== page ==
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Recap / Film Reroll: Halloween (1978)

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We play Halloween on Halloween! Andy gets murdered! Scott can’t stop his British accent from coming out! Joz finds a sword!
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Episodes 16-17 of Film Reroll. Based on the 1978 horror movie.

When the infamous killer Michael Myers escapes from the asylum the night before All Hallows Eve, Doctor Sam Loomis teams up with Danny Hodges — the former boyfriend of one of Michael's previous victims — and the rather incompetent police officer Jeff to take the murderer down. Meanwhile, Laurie Strode — a seemingly normal teenage girl — gets ready to celebrate Halloween as well as she can while babysitting two children, unaware that she is about to get a personal visit from the criminal...

Starring Jocelyn "Joz" Vammer as Laurie Strode, Andy Hoover as Danny Hodges and Annie Brackett, Scott Aiello as Sam Loomis (First Appearance), and Paulo Quiros as the Dungeon Master.

Followed by Stand By Me. For the sequel campaign, go here.

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Tropes:

  • Adaptational Badass:
    • Danny Hodges did nothing particularly badass in the film. Here however, he punches the young Michael Myers in the face and throws him down the stairs in the Distant Prologue. Years later, during the main story, he manages to shoot him (albeit after many failed attempts), hit him with a car and drive him through a wall, seemingly killing Myers.
    • Arguably Dr. Loomis and Laurie Strode too. They were already pretty badass in the movie, but they have access to better weapons here.
  • Adaptational Villainy: Mr. and Mrs. Doyle, Morgan Strode and Mr. (and likely Mrs.) Wallace are all members of the mysterious Shepherd cult. It's a bit more complicated than all of them just being evil, though.
  • Ambiguous Disorder: Jeff the Police Officer is not very smart, has an underdeveloped, childlike personality, and is outright said by Laurie to have a brain different from those of other people. However, the story never gives him any specific condition or disorder.
  • Ascended Extra:
  • As the Good Book Says...: Reverend Doyle makes a reference to Exodus 34:7 when he's telling Loomis that Michael and Judith Myers' father blamed himself for what happened to his family, but is interrupted before getting a chance to explain. This is a bit of a Genius Bonus, as its text is never actually read out in this story. (It's the famous Bible verse about the sins of the fathers being visited upon their children, which raises the question of what sins Donald Myers felt he was being punished for through his children...)
  • Black and White Morality: Danny Hodges calls out Dr. Loomis for describing a mental patient as "pure evil." Loomis himself feels that they have more important things to worry about at the moment, such as the big knife wound in his chest.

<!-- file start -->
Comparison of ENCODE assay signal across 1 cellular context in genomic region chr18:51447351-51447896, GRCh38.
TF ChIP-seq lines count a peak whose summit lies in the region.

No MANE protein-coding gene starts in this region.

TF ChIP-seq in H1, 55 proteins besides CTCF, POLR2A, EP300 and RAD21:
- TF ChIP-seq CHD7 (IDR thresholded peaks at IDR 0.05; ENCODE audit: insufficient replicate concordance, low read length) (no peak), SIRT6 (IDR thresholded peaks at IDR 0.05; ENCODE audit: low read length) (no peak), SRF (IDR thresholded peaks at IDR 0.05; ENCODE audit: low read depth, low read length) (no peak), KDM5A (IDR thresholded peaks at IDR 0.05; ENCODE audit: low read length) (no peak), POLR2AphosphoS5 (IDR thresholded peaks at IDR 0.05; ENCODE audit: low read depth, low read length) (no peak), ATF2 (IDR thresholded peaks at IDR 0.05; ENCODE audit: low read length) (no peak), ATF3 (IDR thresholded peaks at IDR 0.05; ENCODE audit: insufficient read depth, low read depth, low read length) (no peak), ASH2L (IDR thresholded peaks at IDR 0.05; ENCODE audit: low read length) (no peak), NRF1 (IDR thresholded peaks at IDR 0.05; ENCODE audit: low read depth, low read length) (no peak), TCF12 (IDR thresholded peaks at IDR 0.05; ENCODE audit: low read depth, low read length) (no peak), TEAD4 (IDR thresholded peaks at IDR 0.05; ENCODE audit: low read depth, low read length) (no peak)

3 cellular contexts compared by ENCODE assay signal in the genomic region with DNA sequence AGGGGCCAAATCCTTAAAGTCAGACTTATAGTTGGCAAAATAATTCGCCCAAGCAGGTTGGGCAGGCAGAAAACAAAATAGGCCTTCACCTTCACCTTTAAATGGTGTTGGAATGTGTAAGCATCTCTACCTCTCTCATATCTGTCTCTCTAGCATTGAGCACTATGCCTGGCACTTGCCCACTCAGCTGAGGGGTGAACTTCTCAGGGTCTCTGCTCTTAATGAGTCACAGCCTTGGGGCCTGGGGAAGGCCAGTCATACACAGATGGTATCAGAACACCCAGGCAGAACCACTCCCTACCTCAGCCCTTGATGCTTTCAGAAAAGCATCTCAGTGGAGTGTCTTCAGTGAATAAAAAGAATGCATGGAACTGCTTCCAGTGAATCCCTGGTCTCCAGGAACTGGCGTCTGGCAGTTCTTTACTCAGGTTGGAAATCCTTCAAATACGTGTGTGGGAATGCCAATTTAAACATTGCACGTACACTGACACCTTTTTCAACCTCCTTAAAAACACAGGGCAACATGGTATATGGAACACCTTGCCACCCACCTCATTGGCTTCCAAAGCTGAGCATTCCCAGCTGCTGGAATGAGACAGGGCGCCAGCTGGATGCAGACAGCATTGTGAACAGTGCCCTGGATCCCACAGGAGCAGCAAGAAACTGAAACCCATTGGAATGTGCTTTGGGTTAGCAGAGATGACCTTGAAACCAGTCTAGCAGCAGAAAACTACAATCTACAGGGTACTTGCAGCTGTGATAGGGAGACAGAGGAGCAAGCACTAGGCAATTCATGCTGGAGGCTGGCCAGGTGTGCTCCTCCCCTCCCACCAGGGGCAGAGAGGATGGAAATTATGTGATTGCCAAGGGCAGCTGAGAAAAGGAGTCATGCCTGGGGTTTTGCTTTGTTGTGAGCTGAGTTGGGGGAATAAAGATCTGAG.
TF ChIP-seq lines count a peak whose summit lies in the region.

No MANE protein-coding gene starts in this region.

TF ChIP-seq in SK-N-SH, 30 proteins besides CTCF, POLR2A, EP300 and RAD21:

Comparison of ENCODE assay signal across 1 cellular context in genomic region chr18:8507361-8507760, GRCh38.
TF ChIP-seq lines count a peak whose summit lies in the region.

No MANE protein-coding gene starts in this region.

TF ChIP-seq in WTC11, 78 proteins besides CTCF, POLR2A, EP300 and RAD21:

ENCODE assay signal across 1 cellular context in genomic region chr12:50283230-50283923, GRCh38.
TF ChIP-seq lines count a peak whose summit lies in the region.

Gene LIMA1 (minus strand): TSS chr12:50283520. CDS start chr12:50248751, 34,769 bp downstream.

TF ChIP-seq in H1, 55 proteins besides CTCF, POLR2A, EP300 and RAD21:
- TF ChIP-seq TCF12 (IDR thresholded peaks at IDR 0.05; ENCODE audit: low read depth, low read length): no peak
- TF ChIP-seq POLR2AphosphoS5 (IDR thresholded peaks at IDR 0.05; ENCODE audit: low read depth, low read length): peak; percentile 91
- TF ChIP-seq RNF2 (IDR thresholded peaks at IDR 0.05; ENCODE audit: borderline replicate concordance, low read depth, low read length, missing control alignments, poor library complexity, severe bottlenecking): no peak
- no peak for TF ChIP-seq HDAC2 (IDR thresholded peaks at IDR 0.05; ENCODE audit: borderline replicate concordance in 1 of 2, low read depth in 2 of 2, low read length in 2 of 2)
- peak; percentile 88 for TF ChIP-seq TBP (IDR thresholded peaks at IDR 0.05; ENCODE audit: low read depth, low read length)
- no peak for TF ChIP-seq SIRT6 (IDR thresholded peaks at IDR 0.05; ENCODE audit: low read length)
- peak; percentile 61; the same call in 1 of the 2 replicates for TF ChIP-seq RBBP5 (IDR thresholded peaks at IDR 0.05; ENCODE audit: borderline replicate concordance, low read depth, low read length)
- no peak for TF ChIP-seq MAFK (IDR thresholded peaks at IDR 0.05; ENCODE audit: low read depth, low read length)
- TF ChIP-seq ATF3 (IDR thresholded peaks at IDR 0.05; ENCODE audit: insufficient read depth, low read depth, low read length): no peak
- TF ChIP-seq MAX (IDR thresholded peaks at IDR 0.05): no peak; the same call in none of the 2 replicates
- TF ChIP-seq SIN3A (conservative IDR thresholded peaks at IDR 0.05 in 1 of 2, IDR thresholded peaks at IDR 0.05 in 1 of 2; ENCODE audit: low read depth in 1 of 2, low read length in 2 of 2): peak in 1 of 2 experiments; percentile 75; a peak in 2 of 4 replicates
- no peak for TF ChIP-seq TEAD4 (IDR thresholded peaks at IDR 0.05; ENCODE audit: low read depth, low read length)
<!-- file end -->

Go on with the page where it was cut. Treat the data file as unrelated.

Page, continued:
• Big Damn Heroes: Jeff ends up saving both Dr. Loomis' and Danny Hodges' lives by shooting Michael Myers. At that point, Danny promises to never make fun of Jeff again. Alas, it wasn't enough to keep Myers down for good.
  • Call-Forward:
  • Car Fu: Used during the final confrontation.
  • The Cassandra: Dr. Loomis has a hard time convincing any authority figure that they need to help him hunt down the great evil that is Michael Myers. Granted, it is implied that some of them are part of the conspiracy.
  • Comically Missing the Point: Jeff the Police Officer is prone to this.
    • While exploring the Myers house, Loomis and Jeff find a half-eaten bird:
      Jeff: Surely no man would have done that.
      Loomis: This is not a man...
      Jeff: No, it's a dead bird.
    • Loomis sends Jeff down to search the basement:
      Loomis: Yell loudly if you see anything.
      Jeff: Ah! A furnace!
  • Critical Research Failure: In between the two episodes, Scott crafted a theory that Michael Myers was trying to enact a new, thirteenth Station of the Cross. It was only after Dr. Loomis succeeded on an IQ roll that he remembered there are already fourteen stations of the cross. Especially notable in that two players were Catholic, and and Scott himself attended sixteen years of Catholic school.
    • Though it should be pointed out that, while the number of Stations is firmly placed at fourteen today, it varied highly historically, note  and the widely-circulated 1584 book Jerusalem sicut Christi tempore floruit by Adrichomius does have twelve Stations.
  • Dark Messiah: Michael Myers apparently considers himself to be a Christ figure of sorts. After seemingly killing Myers, Dr. Loomis theorizes that his obsession with the number 13 was connected to the thirteenth Station of the Cross, i.e. the death of Jesus. Now what came after that station? Jesus' burial and resurrection.
  • Dawson Casting: Invoked by Paulo's narration when he introduces Laurie and her "ordinary teenage friends, all of which look about 28". (The actors playing Laurie's friends Annie and Linda, Nancy Kyes and P.J. Soles, were pushing 30, though Laurie herself was played by Jamie Lee Curtis who was only 20 at the time.)
  • Death by Adaptation: